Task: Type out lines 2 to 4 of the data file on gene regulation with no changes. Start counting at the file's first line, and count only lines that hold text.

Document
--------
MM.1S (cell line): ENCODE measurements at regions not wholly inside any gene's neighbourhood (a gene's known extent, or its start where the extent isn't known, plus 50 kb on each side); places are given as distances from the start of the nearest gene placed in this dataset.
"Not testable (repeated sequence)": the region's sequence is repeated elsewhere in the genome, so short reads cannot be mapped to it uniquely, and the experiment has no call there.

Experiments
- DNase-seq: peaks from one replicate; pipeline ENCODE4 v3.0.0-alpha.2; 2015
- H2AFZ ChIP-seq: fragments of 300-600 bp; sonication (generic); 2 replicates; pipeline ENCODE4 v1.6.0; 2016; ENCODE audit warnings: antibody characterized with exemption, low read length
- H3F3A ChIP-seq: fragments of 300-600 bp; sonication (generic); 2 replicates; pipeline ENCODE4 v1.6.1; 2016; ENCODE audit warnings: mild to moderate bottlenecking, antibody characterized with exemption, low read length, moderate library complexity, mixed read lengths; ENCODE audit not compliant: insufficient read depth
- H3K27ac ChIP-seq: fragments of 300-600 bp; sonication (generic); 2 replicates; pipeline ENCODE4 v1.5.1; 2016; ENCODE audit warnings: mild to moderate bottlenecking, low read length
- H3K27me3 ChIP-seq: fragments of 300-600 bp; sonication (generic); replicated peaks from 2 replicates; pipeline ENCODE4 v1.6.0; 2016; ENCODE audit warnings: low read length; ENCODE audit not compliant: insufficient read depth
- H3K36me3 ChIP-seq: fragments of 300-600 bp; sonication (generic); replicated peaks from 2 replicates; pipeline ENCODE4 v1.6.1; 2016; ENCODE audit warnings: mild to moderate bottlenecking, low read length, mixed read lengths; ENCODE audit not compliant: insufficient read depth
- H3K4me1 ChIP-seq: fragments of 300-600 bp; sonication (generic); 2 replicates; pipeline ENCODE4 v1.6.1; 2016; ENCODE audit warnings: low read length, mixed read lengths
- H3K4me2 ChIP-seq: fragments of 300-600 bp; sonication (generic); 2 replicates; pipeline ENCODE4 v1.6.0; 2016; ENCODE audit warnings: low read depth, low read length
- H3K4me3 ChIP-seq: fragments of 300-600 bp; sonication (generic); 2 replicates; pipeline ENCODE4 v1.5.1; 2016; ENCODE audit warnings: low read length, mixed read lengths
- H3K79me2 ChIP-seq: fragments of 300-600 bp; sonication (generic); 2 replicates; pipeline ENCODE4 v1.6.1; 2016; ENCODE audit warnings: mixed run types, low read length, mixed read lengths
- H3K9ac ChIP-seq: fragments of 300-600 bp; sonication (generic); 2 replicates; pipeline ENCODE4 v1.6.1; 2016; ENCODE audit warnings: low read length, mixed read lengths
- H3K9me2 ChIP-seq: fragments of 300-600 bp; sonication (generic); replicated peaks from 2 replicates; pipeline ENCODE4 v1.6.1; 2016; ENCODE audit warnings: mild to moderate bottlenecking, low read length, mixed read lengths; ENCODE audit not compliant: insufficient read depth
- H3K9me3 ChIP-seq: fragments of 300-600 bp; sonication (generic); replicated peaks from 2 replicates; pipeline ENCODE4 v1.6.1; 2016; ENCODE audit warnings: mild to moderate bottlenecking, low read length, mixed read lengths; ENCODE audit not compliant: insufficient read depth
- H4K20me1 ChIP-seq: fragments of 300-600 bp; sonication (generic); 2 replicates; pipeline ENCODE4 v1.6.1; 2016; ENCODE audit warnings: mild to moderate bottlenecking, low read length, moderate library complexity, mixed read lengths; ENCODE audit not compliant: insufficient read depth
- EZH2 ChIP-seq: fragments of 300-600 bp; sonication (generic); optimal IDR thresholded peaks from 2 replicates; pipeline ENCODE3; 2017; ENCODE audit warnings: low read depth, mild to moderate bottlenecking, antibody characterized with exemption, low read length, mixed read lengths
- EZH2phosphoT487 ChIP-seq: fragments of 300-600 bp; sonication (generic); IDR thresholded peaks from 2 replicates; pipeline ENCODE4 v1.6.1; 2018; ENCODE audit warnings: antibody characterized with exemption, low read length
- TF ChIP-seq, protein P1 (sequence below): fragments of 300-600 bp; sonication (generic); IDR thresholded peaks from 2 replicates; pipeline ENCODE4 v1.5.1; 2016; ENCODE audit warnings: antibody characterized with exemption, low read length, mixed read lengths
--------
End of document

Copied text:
"Not testable (repeated sequence)": the region's sequence is repeated elsewhere in the genome, so short reads cannot be mapped to it uniquely, and the experiment has no call there.

Experiments
- DNase-seq: peaks from one replicate; pipeline ENCODE4 v3.0.0-alpha.2; 2015